What can I tell you?  CEO’s are right – they are essentially saying that a lot of previous technology initiatives aren’t finished yet, and they still need to maximize their value to the business. CEOs are also saying that technology isn’t interesting unless it serves a business purpose. The CEO’s list focuses on technology initiatives that actually affect the business or as I like to think about it can either optimize and streamline current business delivery (increase the bottom line) or generate new business (increase the top line). Most of the CEO’s focus is on ITs ability to increase the bottom line, not the top, which is the gist of how CEOs view CIOs – as the owner and manager of the infrastructure used to make the business machinery run – not as a partner on the business side, and certainly not as a seat of business innovation. Many CIO’s balk at being pigeonholed in this way, they would like to consider themselves full fledged partners on the business side and maybe even as a candidate for CEO.

I think that the technology lists really highlight the difference between a CEO and CIO. The CEO focuses on things like ERP which is “technology in the large” – a number of technologies applied as a large business transforming initiative. The CIO list is “technology in the small” specific technologies that have unclear impact on the business as a whole.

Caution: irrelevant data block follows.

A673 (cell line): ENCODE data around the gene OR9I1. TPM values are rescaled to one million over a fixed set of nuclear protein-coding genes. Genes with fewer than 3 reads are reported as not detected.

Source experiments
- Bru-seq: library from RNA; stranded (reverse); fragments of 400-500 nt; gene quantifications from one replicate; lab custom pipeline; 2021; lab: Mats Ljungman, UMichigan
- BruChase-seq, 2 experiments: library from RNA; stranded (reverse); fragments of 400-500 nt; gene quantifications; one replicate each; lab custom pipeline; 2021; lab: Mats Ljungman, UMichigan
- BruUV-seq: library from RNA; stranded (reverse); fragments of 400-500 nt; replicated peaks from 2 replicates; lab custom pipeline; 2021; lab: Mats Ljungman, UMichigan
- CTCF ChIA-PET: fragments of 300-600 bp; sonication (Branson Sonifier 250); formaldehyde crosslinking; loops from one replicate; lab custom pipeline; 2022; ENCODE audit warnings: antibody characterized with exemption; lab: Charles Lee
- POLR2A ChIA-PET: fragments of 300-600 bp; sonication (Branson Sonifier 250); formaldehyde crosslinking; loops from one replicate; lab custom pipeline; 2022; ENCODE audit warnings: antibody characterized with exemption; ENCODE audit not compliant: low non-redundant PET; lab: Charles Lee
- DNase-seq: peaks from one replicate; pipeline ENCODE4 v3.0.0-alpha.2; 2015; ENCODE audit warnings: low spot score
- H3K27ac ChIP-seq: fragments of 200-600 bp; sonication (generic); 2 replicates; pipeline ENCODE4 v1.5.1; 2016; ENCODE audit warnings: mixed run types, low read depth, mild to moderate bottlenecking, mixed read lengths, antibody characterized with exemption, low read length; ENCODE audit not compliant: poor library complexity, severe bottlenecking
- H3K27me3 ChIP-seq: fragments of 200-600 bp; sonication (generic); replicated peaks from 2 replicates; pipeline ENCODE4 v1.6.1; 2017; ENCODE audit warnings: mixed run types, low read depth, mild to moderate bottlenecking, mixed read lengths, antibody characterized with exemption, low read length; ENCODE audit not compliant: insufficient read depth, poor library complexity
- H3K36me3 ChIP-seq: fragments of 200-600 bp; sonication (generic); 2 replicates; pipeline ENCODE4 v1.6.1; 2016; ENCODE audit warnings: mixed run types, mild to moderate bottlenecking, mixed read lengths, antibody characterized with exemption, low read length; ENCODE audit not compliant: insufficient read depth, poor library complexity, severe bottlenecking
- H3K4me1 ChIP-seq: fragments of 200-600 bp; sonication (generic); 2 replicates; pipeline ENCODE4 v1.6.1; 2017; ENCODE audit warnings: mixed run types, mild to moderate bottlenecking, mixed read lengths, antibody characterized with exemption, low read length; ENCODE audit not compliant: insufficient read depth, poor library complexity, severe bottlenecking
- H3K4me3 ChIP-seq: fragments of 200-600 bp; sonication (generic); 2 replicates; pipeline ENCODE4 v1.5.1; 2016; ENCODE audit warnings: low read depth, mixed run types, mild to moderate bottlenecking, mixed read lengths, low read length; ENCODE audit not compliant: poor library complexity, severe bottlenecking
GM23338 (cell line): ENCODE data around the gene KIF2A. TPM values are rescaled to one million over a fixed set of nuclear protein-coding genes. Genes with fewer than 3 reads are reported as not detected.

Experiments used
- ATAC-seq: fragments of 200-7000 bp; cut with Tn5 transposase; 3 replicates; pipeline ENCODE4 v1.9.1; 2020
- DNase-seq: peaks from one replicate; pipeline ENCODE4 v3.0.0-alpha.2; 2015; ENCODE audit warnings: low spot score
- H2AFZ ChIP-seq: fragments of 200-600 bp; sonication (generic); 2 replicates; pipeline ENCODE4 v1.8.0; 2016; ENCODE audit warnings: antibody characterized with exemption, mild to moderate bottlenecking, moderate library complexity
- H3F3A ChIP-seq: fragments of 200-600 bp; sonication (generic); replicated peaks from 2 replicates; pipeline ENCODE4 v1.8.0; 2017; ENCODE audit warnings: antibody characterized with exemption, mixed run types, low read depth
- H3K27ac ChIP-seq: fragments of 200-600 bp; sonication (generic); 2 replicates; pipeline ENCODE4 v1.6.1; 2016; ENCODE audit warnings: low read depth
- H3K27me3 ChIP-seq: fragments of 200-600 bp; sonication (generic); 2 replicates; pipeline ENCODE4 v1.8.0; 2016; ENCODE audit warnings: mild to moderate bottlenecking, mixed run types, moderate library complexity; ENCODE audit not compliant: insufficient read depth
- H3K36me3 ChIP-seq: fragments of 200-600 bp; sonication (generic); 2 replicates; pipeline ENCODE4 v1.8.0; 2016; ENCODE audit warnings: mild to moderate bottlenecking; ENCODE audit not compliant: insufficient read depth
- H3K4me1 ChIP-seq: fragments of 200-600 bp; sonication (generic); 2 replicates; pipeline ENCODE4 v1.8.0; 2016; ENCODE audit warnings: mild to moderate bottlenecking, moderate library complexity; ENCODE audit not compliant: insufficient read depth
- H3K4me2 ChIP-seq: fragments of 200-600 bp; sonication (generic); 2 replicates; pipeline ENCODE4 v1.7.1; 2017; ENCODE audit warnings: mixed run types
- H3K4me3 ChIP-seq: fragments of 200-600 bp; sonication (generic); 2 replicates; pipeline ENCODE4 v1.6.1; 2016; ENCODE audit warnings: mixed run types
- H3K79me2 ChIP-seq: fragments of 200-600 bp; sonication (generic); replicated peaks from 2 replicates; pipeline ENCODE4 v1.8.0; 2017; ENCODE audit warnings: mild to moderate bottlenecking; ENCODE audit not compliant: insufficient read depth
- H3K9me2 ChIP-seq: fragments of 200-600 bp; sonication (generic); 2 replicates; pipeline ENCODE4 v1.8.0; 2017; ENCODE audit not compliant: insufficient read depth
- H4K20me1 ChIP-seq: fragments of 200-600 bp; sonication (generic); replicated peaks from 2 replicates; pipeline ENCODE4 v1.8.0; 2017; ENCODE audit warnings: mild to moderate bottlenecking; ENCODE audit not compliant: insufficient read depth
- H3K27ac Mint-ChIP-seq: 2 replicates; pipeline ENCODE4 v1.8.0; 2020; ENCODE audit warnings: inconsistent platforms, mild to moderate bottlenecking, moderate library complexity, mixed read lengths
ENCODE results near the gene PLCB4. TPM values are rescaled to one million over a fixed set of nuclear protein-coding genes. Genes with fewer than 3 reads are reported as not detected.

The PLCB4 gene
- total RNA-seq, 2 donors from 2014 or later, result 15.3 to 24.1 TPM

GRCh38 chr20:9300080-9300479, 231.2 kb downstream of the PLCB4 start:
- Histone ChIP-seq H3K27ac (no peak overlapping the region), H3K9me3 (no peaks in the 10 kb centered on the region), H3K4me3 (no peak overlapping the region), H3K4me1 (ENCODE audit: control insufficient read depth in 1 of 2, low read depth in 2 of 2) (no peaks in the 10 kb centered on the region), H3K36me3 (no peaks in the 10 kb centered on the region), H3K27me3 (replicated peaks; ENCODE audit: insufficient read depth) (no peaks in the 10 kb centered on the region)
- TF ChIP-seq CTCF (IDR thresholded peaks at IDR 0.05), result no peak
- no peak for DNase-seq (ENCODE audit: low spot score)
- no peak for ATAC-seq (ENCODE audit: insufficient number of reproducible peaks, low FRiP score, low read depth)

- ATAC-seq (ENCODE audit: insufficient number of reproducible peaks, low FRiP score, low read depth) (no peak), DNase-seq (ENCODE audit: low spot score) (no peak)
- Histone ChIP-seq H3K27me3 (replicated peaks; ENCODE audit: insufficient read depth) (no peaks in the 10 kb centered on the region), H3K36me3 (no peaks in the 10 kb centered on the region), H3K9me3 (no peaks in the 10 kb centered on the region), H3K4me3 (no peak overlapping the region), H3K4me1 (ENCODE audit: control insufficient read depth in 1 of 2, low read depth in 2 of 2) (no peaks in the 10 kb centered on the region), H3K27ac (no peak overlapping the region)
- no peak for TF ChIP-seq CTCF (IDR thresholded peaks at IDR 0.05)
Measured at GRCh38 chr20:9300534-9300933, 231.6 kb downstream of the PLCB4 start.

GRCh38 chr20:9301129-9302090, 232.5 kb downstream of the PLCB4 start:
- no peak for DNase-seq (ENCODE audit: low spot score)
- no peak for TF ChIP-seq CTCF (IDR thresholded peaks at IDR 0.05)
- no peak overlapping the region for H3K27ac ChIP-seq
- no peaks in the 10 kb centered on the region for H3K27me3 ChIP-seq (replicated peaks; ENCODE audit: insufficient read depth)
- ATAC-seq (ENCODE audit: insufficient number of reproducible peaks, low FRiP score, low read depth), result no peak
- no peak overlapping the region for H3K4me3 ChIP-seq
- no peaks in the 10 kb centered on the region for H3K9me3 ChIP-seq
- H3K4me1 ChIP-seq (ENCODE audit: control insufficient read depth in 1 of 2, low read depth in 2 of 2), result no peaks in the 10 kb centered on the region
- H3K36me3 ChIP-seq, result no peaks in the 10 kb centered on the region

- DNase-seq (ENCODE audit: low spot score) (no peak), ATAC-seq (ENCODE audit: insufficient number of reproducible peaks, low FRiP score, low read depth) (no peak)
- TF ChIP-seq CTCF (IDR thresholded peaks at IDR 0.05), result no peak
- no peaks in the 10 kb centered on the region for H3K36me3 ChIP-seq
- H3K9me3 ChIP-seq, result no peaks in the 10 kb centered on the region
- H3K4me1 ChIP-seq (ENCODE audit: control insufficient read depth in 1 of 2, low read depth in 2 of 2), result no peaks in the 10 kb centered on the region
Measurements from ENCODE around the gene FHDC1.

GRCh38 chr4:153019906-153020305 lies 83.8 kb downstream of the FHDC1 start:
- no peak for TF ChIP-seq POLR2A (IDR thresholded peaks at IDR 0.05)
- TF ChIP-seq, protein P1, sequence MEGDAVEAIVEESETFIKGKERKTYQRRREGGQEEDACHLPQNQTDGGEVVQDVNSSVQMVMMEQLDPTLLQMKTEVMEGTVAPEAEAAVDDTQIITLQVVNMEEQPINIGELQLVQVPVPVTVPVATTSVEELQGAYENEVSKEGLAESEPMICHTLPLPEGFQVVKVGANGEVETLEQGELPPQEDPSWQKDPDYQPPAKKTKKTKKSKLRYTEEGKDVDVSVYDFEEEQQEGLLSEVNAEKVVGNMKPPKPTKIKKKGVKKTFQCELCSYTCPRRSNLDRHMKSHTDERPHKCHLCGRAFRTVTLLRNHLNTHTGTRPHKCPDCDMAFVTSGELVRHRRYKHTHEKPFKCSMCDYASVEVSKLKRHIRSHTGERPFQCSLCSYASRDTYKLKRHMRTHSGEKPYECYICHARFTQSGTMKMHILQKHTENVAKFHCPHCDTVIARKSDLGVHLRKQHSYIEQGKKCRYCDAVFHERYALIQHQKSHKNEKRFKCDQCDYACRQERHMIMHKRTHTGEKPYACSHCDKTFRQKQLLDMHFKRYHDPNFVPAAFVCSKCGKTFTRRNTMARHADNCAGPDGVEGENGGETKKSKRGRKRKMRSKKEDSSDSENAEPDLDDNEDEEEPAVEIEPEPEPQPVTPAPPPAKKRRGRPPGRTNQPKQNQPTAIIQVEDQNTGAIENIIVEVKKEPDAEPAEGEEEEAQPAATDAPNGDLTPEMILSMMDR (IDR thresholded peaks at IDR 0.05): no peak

CIOs need to think of technology in the large – and they actually have the technical ability to translate it into the different small technologies needed to make the initiative work. CIOs need to view technology as a tool for business, not an end in itself. They shouldn’t focus on “cloud computing” but rather the business benefits of “agility” – and then break that down into what is really needed by to enable agility (and maybe the cloud fits).

Here is my list of possible CIO technology initiatives, each has a set of related technologies – but I am sure there are many others I have left out (and hopefully others will point them out to me):

1. Process management – since IT touches almost every business process, the CIO is really the only person that could understand how the business actually runs.  By taking a process oriented view of how IT supports the business a CIO could create real value for the company.  There are quite a few process management related technologies that could be relevant, and process management should certainly be on the short list of initiatives  for any CIO that wants to be CEO. I am surprised it didn’t show up on the technology list at all – though it did on the CEO’s list through ERP, CRM, applications and supply chain management.

2. Running IT as a Business – I am always surprised about how IT is actually run – IT could be a showcase of how information technology can be used to manage business, but it usually is not (and quite often the opposite). Eat your own dogfood – need I say more?

3. Leveraging Data for Business Value – the good news is this is actually on both lists. The bad news is the IT itself doesn’t do such a good job of leveraging their own data for their own needs. Again – shouldn’t IT be a showcase of how data can help make a business run better? Shouldn’t they be doing it themselves for their own business?